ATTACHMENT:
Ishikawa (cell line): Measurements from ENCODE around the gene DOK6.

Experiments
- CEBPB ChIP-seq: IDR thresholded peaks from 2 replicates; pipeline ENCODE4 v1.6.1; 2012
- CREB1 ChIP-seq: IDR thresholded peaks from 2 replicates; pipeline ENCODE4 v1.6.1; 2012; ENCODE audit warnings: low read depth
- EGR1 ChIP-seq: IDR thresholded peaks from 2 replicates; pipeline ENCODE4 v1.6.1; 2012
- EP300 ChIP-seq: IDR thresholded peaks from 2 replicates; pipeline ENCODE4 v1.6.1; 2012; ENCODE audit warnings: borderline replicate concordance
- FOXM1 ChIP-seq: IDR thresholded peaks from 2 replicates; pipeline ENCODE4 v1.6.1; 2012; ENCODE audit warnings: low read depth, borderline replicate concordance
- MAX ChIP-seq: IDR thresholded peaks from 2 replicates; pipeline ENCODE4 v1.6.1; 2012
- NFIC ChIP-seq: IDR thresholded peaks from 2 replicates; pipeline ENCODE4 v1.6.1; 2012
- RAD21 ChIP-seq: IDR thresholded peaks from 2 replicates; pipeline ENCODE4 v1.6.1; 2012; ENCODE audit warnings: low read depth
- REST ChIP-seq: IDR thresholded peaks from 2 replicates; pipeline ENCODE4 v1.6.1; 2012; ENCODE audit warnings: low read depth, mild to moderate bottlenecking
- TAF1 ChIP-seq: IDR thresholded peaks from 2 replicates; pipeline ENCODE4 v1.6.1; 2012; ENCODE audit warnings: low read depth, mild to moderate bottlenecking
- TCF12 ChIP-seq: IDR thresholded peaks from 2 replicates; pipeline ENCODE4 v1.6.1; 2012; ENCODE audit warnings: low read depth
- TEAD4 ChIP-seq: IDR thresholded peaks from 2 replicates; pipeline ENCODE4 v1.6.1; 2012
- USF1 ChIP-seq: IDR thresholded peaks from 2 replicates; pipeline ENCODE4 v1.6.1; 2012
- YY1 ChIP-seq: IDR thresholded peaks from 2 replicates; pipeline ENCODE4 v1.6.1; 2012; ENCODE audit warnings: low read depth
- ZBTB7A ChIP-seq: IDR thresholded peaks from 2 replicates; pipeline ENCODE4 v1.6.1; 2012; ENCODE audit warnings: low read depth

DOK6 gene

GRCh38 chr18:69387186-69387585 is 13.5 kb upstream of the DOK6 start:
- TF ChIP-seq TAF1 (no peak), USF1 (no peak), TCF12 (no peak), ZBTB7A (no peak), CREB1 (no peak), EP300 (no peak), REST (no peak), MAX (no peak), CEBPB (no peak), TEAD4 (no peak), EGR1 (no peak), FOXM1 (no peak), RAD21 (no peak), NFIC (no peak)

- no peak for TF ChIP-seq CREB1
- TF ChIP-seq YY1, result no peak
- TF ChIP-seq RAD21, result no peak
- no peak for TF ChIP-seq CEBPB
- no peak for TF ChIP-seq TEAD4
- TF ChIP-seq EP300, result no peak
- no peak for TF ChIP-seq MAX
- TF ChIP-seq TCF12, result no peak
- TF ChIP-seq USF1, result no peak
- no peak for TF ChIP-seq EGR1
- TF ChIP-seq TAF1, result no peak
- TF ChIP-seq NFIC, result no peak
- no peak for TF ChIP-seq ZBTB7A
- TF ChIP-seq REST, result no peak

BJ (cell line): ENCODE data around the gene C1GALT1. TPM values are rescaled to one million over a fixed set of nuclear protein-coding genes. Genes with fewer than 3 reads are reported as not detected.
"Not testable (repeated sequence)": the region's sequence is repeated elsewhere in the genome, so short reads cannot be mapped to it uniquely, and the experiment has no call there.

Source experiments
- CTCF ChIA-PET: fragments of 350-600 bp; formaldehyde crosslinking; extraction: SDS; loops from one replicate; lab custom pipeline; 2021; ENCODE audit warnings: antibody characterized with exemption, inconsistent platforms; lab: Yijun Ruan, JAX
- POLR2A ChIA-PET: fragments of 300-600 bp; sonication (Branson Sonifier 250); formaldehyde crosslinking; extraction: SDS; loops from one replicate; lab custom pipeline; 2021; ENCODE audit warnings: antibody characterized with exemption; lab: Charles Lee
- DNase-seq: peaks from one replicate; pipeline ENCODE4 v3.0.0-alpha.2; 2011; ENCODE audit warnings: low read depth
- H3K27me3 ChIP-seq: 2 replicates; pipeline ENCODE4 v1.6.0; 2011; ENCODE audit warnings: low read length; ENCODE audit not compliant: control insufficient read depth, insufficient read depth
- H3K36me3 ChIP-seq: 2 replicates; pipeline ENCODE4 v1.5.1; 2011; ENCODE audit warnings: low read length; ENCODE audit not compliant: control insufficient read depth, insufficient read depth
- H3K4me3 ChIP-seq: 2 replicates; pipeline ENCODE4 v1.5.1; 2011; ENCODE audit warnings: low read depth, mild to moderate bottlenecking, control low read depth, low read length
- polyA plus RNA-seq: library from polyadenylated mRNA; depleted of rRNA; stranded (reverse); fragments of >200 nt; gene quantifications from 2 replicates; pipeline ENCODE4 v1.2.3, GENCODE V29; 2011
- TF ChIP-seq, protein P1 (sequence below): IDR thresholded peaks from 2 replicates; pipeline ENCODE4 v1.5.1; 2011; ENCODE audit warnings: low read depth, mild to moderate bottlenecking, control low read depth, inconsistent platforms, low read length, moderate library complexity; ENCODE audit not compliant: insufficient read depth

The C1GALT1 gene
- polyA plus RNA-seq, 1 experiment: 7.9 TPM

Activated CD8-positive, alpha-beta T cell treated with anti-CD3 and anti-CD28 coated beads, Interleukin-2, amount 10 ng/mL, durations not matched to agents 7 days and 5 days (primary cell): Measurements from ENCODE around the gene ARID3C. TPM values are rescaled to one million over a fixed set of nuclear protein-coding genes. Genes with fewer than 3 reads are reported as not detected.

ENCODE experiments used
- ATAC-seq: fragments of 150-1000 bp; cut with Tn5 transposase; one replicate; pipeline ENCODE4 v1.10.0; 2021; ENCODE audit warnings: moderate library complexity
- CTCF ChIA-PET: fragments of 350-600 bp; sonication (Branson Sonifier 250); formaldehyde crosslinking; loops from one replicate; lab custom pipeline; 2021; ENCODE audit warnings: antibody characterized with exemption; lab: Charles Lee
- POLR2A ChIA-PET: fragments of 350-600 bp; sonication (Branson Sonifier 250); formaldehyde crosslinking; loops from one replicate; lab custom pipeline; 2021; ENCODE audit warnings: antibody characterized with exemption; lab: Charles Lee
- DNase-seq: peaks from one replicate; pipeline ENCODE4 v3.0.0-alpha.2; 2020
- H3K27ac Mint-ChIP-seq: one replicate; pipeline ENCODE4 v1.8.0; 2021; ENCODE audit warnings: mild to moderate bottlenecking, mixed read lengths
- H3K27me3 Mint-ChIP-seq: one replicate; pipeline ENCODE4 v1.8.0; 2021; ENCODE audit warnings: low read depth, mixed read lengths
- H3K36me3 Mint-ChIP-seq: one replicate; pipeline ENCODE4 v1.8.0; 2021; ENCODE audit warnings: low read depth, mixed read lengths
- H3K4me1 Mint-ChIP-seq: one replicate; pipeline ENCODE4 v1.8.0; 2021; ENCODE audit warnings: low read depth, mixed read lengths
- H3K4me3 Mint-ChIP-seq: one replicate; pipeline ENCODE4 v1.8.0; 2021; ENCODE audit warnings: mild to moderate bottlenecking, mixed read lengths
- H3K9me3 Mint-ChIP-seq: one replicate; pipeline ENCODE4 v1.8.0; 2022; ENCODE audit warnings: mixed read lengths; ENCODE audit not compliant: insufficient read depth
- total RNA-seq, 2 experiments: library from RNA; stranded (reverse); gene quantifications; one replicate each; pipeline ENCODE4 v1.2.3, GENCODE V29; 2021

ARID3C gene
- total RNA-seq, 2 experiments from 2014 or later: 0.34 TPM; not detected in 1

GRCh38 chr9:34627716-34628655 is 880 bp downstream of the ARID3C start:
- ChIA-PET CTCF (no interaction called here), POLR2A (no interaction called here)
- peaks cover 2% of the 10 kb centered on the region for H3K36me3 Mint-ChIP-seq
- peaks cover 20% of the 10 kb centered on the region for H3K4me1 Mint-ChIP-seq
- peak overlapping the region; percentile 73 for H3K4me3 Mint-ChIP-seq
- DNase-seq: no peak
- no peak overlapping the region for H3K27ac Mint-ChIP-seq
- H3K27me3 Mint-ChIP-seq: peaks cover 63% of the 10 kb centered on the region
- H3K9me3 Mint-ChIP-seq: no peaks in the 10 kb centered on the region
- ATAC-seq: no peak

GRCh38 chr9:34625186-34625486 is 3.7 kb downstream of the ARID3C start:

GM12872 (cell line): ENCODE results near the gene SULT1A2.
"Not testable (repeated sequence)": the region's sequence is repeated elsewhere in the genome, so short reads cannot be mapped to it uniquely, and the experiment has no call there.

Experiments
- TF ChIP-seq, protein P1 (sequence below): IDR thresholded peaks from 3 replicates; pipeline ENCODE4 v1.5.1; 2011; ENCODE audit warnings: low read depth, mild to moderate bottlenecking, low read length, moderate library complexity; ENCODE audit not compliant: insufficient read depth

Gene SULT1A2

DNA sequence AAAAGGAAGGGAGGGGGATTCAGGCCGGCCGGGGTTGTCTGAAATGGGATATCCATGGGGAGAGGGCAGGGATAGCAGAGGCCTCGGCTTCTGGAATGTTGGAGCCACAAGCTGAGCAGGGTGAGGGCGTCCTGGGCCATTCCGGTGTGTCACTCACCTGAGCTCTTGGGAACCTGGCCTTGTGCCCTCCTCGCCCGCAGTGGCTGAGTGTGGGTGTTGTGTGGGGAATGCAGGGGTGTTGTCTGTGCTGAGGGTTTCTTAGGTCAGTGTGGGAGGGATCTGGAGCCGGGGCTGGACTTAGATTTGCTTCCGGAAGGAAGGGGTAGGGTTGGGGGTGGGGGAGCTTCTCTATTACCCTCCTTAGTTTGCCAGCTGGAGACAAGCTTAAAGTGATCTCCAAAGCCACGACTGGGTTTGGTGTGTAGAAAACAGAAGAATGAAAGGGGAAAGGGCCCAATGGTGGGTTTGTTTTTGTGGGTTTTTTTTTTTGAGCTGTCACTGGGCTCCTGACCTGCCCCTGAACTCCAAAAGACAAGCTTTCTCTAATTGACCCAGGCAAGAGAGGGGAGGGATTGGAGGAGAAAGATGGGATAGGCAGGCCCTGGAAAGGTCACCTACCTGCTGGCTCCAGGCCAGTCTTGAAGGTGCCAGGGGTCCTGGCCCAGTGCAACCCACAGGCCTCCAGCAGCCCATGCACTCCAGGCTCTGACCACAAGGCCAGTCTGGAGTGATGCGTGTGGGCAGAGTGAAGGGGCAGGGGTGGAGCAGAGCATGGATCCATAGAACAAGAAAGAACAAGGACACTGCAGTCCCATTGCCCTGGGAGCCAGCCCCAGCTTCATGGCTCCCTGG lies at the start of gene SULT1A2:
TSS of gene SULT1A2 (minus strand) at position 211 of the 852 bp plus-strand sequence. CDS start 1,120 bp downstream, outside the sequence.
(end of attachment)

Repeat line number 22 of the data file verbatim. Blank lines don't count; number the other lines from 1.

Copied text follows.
- TF ChIP-seq YY1, result no peak